A single scene changed blockbuster filmmaking forever. But an alternate take of Nick Fury’s post-credits appearance in 2008’s Iron Man would have given us a different Marvel Cinematic Universe altogether.
At the Saturn Awards, which recognizes achievements in science-fiction, fantasy, and horror in movies and TV, Marvel Studios President Kevin Feige presented an unused take of Samuel L. Jackson’s post-credits cameo appearance as Nick Fury from the end of Iron Man.
The scene, which Feige explained came from a “vault” of unused material that may or may not ever see the light of day, will be included in an upcoming home release collection of the Marvel film franchise.
In this version, a more confrontational, antagonistic Nick Fury makes explicit mention of “mutants” and “radioactive bug bites,” while also setting up the Hulk as the villain of the Avengers and not one of its members. Whoa.
Here’s the full lines from the scene:
Nick Fury: “As if gamma accidents, radioactive bug bites, and assorted mutants weren’t enough, I have to deal with a spoiled brat who doesn’t play well with others and wants to keep his toys to himself.”
Tony Stark (Robert Downey Jr.): “Who the hell are you?”
Nick Fury: “Nick Fury. Director of S.H.I.E.L.D. I’m here to talk to you about the Avenger Initiative.”
Tony Stark: “What are we avenging?”
Nick Fury: “Whatever the hell we want.”
What a difference just a few lines of dialogue makes. Not only does the scene suggest the impossible inclusion of X-Men and Spider-Man in the then still-incubating MCU, it is also the second example of the Hulk possibly being the villain, or at least an “unusual problem” for 2012’s The Avengers.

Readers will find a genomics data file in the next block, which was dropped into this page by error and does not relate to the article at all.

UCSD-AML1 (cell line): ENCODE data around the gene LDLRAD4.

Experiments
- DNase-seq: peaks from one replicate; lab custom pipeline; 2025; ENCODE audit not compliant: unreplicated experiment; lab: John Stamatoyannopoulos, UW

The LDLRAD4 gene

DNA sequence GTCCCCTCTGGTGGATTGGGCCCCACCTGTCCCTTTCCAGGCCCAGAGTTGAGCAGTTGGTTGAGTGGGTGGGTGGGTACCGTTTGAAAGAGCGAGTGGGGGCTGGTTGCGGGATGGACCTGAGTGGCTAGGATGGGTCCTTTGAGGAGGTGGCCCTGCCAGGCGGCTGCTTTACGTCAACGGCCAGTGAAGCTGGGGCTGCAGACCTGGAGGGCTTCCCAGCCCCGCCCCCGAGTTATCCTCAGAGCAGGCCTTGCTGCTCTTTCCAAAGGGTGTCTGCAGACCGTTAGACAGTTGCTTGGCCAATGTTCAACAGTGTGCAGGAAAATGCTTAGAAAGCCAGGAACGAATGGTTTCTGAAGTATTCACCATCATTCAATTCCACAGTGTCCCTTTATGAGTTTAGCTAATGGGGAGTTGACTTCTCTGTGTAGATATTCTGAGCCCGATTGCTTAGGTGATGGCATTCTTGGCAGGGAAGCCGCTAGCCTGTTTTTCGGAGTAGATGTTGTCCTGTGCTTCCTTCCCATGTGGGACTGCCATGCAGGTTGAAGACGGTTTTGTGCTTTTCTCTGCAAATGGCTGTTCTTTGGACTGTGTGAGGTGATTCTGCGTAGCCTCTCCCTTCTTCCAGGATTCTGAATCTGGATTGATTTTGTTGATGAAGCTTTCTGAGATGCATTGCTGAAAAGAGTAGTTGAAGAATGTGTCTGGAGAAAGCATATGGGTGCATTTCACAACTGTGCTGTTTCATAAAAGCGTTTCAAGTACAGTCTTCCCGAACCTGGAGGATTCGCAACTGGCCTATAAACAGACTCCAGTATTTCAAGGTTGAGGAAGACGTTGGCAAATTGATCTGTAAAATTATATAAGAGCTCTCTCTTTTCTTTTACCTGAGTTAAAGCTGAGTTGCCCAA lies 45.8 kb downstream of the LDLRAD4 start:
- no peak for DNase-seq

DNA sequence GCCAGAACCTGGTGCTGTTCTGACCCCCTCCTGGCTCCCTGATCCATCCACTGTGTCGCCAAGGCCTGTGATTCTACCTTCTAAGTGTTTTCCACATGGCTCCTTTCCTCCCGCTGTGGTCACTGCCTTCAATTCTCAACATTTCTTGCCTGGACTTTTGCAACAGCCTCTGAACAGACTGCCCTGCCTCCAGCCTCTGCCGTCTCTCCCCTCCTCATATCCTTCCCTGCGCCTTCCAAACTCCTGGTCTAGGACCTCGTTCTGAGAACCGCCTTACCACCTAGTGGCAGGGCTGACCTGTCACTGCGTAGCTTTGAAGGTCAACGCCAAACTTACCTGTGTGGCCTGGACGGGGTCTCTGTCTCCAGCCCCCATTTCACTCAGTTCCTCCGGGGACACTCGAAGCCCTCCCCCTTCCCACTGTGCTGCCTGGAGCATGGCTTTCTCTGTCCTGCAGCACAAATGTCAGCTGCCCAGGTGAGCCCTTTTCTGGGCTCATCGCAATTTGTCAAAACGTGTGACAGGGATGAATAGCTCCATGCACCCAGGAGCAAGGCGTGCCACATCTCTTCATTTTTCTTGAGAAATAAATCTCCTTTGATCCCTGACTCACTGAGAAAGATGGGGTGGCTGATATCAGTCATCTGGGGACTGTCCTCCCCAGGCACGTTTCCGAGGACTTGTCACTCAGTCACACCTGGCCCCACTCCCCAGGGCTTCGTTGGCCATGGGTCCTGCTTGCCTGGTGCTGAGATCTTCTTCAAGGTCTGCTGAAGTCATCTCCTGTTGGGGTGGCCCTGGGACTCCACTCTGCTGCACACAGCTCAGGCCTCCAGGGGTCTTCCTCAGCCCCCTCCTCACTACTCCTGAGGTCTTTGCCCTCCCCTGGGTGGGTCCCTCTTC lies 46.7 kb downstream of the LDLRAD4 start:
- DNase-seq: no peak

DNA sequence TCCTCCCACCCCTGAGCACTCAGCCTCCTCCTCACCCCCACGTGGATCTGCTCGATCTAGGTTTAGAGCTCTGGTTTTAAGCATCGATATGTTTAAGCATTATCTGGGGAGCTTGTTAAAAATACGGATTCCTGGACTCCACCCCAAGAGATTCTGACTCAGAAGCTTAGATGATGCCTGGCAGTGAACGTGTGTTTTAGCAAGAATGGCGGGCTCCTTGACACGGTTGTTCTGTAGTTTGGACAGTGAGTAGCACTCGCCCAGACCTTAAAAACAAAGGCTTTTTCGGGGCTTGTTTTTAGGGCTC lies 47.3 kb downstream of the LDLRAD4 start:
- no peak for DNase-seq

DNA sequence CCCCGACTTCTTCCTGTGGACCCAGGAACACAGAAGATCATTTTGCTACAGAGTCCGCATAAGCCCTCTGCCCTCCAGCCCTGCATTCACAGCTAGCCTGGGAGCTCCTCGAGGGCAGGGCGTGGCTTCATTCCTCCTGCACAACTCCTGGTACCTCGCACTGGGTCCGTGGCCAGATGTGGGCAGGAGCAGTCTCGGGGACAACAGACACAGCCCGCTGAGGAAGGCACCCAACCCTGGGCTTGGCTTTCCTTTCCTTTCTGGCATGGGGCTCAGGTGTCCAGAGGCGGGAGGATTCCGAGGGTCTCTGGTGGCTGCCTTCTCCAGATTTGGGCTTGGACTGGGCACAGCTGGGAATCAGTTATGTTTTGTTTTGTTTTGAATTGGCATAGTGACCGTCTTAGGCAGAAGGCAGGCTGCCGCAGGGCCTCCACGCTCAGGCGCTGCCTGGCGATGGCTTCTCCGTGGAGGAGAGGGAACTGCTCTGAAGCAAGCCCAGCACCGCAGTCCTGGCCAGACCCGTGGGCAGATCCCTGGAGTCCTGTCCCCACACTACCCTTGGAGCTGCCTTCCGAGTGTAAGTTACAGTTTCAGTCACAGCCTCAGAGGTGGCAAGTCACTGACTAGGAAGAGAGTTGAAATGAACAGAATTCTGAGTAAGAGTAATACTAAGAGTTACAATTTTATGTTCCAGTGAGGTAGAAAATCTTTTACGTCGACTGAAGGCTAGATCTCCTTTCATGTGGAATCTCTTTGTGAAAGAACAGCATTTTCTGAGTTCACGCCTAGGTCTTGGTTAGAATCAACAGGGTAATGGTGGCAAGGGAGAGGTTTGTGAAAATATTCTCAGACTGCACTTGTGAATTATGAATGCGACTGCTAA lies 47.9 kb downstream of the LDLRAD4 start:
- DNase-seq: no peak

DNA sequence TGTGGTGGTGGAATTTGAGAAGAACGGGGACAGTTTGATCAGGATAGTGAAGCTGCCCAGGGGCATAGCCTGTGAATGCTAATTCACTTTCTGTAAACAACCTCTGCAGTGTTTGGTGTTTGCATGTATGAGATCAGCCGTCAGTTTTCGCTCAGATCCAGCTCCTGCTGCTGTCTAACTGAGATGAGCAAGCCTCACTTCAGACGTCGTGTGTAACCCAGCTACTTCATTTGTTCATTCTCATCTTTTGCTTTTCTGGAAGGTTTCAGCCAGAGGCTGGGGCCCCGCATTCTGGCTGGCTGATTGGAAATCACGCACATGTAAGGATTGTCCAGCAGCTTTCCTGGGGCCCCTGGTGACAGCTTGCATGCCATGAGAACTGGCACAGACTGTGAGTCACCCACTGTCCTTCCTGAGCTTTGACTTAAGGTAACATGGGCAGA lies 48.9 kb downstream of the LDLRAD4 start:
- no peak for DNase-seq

In 2008, Iron Man was just one big superhero movie from the newly formed Marvel Studios. Its destiny had yet to be determined, with a post-credits scene clueing in only the most die-hard fans at what might come.
Eleven years and billions of dollars later, it’s now one of the most important scenes in modern pop culture history, drawing a direct line to movies like The Avengers (2012), Captain Marvel (2019), and Avengers: Endgame (2019).
But this unused post-credits scene from the Saturn Awards would have given fans a different MCU. By confirming the X-Men and Spider-Man at such an early stage, Marvel seemed intent on trying to connect Iron Man to the already-existing X-Men and Spider-Man films at competing studios, Fox and Sony.
The Hulk, whose solo film rights still belong to Universal, was already game for the MCU as evidenced by Robert Downey Jr.’s cameo in the post-credits of The Incredible Hulk. Thing is, the Hulk scene suggested Bruce Banner would be either a villain or some antagonistic force for the Avengers than one of their main allies. Obviously, those plans were undone.
Given the legal barriers that still exist (sorry, Spidey fans) which prohibit all the Marvel superheroes being together, Marvel would have had a monumental task had it actually tried to achieve what it almost teased. But imagine a superhero ecosystem, pre-The Avengers, where three studios (four, if you count Universal — hard to tell where Universal stood early in this period) worked together to allow the X-Men, Spider-Man, and the Avengers play ball, all at once.
That’s what this scene hints: A universe where all your heroes were already going to work, play, and fight together, fully assembled. While that didn’t happen, at least not for another ten or so years, it’s sometimes a lot of fun to just imagine, what if?